The Green Screen Effect, also known as Chromakey, is the process of shooting against a blue or green screen, removing that screen colour with special software, and adding in a more exotic background in post processing.
Chroma key is a widely-used technique that allows foreground objects to appear in a video scene even though they were not present – and often could not have been present – when the scene was shot. When an actor jumps into a volcano, or battles a giant insect, it is often the case that chroma key was used in the scene.
Chroma key effects are often called “blue-screen” or “green-screen”. This is because the foreground action is shot in front of a blue or green background. The background is then electronically removed, leaving only the foreground action to be superimposed on the actual background of the final scene, which has been separately filmed.
Blue and green are the generally-preferred colours for chroma key because their removal from an image will not affect human skin tones. Any colour however can be used to do chroma key special effects.
Chroma key tips
Successful use of chroma key depends on carefully setting up your shot, and will need trial and error to get the details just correct.
Light the backdrop as evenly as possible: Use multiple lights on the backdrop to ensure that it is well-lit across its whole area and without hotspots. Diffuse sunlight, as produced by a light overcast sky, can work well when shooting out of doors is an option.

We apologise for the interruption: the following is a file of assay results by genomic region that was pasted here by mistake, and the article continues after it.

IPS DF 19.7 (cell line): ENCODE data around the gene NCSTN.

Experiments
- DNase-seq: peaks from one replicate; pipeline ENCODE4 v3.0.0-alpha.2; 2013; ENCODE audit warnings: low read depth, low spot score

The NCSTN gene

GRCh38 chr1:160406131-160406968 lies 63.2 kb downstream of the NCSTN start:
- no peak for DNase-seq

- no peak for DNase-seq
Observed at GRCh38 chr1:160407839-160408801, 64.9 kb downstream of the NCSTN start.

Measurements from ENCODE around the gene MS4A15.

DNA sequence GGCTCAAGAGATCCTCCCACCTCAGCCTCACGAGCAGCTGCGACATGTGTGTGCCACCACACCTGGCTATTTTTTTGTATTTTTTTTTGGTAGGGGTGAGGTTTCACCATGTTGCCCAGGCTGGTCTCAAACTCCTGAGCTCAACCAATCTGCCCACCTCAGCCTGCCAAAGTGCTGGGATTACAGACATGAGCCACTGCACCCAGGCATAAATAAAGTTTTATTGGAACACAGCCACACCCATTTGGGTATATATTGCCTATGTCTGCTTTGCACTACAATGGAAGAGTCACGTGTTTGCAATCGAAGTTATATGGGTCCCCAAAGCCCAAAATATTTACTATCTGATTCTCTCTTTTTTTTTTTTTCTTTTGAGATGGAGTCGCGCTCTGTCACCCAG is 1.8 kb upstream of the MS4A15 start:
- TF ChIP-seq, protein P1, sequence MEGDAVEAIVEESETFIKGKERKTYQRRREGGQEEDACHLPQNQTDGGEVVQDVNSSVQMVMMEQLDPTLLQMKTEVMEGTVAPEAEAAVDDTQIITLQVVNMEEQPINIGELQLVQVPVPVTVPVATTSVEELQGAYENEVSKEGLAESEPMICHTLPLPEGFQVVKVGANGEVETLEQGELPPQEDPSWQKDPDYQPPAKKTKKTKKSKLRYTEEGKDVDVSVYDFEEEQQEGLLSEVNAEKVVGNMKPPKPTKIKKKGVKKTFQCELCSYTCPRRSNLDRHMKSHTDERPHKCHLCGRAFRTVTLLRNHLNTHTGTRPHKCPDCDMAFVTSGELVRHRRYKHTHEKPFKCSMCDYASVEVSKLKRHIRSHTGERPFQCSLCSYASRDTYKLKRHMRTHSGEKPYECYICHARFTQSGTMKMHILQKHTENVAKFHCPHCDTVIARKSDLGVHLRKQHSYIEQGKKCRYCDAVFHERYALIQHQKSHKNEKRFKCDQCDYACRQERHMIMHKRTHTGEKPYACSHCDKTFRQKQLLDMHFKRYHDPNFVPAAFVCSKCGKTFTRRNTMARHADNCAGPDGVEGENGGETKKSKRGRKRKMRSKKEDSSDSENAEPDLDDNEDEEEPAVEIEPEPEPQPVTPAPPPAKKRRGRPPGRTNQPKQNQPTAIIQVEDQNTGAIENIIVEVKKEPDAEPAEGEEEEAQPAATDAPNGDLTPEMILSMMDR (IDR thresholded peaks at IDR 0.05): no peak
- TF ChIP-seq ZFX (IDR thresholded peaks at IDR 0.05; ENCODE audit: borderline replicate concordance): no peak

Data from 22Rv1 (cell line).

Don’t let the subject shadow the screen: The subject should be at least one meter in front of the backdrop. This will help to avoid shadows being cast on the screen.
Choose foreground colours carefully: Don’t wear green if you are shooting on a green screen, or blue for a blue screen; those areas will become invisible later in post processing.
Make a smooth profile: Chroma keyers do better with a smooth edge than a jagged or complex one, so try to present a smooth profile to the camera. Hair is particularly tricky, and should be slicked down if possible.
Use tight framing: The wider your frame, the larger your background needs to be, and the more difficult it is to film. Shoot your subject from the waist up rather than in full view.